Chico's FAS (CHS), or simply Chico's, is a retailer of women's clothing, headquartered in Fort Myers, Florida, United States. Its last fiscal year showed revenues of almost $2.3 billion, however revenues are declining year over year. Still, its low EV/EBITDA multiple of under 5x and short interest of almost 10% makes this an enterprising long opportunity. Sure, there are risks, but the company's balance sheet and working capital cycle seem to both be intact, and if the company can stabilize there could be some medium-term upside. It could also be an acquisition target.
The bottom 10 companies, with the worst scores, are as follows:
Canada Goose (GOOS) is an Canadian manufacturer of outwear apparel. Founded in 1957, it is a well-known brand, although it is not a large company. In Canadian dollars, its revenues were just over $300 million in its last fiscal year (about $230 million in USD). Its top-line (revenues) are growing quickly (over 30% per year for the past two fiscal years), with improving gross margins. However, its operating margin is weakening, and its growth is probably unsustainable. The company's EV/EBITDA multiple is well over 70x. Execution risks aside, the company is overvalued. Short interest is about 8%.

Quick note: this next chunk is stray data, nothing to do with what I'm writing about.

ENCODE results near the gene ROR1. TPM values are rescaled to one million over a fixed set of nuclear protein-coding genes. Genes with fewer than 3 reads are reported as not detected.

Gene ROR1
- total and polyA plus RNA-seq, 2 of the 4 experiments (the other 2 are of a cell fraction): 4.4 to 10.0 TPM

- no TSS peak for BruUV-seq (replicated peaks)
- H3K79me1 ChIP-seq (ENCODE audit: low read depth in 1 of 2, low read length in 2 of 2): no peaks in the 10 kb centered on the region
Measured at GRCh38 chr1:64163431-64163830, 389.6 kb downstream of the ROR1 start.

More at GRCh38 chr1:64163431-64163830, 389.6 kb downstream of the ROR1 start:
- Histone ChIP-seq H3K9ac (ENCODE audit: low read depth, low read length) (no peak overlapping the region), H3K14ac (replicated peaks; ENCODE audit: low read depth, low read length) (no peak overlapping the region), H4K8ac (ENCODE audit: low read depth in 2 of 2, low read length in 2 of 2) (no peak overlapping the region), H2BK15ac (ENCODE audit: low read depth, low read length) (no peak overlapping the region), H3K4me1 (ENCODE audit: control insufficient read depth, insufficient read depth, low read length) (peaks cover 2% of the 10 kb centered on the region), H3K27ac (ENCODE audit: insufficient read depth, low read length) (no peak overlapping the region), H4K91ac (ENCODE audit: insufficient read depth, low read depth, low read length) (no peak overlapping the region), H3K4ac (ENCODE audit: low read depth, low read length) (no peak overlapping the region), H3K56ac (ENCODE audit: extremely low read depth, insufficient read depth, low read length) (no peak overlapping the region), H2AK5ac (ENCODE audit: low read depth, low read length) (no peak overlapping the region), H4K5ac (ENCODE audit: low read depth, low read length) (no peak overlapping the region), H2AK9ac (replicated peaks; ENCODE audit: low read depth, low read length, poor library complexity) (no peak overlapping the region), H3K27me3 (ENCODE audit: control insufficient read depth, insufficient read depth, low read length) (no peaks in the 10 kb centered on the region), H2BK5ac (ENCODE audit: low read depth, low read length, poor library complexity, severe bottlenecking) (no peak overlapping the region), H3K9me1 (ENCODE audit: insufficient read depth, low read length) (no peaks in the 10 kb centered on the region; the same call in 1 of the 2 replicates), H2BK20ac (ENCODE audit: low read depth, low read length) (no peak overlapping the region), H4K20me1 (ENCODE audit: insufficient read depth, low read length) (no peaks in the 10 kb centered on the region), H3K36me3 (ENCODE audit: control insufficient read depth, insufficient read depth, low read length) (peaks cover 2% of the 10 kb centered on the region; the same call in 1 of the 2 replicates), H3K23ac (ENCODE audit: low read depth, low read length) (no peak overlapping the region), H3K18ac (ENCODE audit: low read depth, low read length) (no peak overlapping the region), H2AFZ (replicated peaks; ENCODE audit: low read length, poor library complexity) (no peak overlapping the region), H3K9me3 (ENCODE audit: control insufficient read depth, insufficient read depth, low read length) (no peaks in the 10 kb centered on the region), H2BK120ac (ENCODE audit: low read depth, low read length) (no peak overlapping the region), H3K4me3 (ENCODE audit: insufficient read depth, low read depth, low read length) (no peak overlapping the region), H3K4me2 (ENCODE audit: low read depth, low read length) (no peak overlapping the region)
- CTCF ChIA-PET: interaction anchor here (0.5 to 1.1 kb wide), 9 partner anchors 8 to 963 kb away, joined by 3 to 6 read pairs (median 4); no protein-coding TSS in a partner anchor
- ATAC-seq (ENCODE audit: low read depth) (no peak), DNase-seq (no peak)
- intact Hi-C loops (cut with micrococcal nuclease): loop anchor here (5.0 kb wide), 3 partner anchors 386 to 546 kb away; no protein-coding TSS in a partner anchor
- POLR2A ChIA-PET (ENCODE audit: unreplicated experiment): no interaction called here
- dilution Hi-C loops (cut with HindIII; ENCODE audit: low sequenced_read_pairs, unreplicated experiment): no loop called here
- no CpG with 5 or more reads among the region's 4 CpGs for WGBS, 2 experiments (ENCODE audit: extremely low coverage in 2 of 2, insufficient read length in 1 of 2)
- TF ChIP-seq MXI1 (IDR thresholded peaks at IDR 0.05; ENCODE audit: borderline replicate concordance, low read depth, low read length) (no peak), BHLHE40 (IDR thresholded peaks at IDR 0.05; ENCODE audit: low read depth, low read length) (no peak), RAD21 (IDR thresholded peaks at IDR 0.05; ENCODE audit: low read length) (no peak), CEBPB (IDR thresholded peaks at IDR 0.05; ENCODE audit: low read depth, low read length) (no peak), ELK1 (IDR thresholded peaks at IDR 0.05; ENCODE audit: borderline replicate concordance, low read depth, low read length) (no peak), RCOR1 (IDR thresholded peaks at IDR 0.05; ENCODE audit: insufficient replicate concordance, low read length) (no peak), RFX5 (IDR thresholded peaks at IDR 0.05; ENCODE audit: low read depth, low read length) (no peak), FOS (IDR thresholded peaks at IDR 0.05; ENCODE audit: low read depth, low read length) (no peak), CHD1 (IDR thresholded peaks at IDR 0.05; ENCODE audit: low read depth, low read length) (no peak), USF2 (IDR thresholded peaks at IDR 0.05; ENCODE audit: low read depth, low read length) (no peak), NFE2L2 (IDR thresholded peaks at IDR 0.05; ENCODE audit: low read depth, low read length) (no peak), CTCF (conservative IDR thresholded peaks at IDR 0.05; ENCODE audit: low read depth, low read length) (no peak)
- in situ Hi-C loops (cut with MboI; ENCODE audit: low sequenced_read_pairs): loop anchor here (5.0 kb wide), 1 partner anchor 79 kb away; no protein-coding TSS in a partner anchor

Under Armour (UA) is an American brand; a manufacturer and seller of footwear, sports and casual apparel. Revenues have climbed quickly to almost $5 billion in its 2017 fiscal year, however revenue growth slowed to around 3% in FY 2017. Meanwhile its EV/EBITDA multiple stands at over 20x, for a company with weakening gross and operating margins, and more recently negative net income (and thus negative trailing ROA). I think short interest of around 10% is justified. I don't foresee a crash, but I expect Under Armour to under-perform.
Stein Mart (SMRT) is an American chain of discount department stores. They sell both men's and women's clothes. The company's last fiscal year saw negative revenue growth of -3.1%. Gross margins are low, due to the nature of its business (about 25%, down from past years). Operating income in its last fiscal year was negative -$31.23 million. With a short interest approaching 13%, I think traders agree that this shrinking, low-margin business (with a debt-equity ratio of over 3x, and negative net income/ROA), will resume its fall going forward.